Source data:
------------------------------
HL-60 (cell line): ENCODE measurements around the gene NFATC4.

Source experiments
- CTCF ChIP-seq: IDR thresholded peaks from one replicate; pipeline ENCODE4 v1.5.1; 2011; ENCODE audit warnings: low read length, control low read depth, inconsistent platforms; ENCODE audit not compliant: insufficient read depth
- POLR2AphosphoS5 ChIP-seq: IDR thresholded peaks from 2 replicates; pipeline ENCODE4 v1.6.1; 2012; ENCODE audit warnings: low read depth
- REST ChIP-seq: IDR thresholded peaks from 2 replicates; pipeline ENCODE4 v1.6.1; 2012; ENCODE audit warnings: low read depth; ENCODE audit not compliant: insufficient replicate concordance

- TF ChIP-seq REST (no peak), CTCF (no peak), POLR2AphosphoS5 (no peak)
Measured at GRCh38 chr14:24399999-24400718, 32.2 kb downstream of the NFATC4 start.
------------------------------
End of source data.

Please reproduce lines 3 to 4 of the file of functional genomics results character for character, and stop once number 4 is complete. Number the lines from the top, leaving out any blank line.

- CTCF ChIP-seq: IDR thresholded peaks from one replicate; pipeline ENCODE4 v1.5.1; 2011; ENCODE audit warnings: low read length, control low read depth, inconsistent platforms; ENCODE audit not compliant: insufficient read depth
- POLR2AphosphoS5 ChIP-seq: IDR thresholded peaks from 2 replicates; pipeline ENCODE4 v1.6.1; 2012; ENCODE audit warnings: low read depth